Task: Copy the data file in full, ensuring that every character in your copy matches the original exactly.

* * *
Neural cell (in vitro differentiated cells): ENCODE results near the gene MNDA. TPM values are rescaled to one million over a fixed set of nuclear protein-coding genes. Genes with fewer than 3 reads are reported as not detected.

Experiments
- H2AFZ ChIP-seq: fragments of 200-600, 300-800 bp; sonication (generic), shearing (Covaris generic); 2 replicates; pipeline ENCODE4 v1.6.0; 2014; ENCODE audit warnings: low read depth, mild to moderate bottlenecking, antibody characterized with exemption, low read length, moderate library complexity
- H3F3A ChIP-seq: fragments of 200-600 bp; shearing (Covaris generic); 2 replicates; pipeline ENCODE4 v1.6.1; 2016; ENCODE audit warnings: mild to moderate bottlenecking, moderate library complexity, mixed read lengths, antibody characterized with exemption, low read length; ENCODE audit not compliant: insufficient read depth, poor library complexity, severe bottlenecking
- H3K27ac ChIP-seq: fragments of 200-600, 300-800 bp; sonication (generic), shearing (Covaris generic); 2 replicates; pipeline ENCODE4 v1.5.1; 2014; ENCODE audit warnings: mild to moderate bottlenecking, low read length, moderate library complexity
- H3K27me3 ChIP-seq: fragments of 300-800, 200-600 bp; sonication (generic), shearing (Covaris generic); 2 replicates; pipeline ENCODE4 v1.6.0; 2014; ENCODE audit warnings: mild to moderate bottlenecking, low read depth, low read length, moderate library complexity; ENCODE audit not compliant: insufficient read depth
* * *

Neural cell (in vitro differentiated cells): ENCODE results near the gene MNDA. TPM values are rescaled to one million over a fixed set of nuclear protein-coding genes. Genes with fewer than 3 reads are reported as not detected.

Experiments
- H2AFZ ChIP-seq: fragments of 200-600, 300-800 bp; sonication (generic), shearing (Covaris generic); 2 replicates; pipeline ENCODE4 v1.6.0; 2014; ENCODE audit warnings: low read depth, mild to moderate bottlenecking, antibody characterized with exemption, low read length, moderate library complexity
- H3F3A ChIP-seq: fragments of 200-600 bp; shearing (Covaris generic); 2 replicates; pipeline ENCODE4 v1.6.1; 2016; ENCODE audit warnings: mild to moderate bottlenecking, moderate library complexity, mixed read lengths, antibody characterized with exemption, low read length; ENCODE audit not compliant: insufficient read depth, poor library complexity, severe bottlenecking
- H3K27ac ChIP-seq: fragments of 200-600, 300-800 bp; sonication (generic), shearing (Covaris generic); 2 replicates; pipeline ENCODE4 v1.5.1; 2014; ENCODE audit warnings: mild to moderate bottlenecking, low read length, moderate library complexity
- H3K27me3 ChIP-seq: fragments of 300-800, 200-600 bp; sonication (generic), shearing (Covaris generic); 2 replicates; pipeline ENCODE4 v1.6.0; 2014; ENCODE audit warnings: mild to moderate bottlenecking, low read depth, low read length, moderate library complexity; ENCODE audit not compliant: insufficient read depth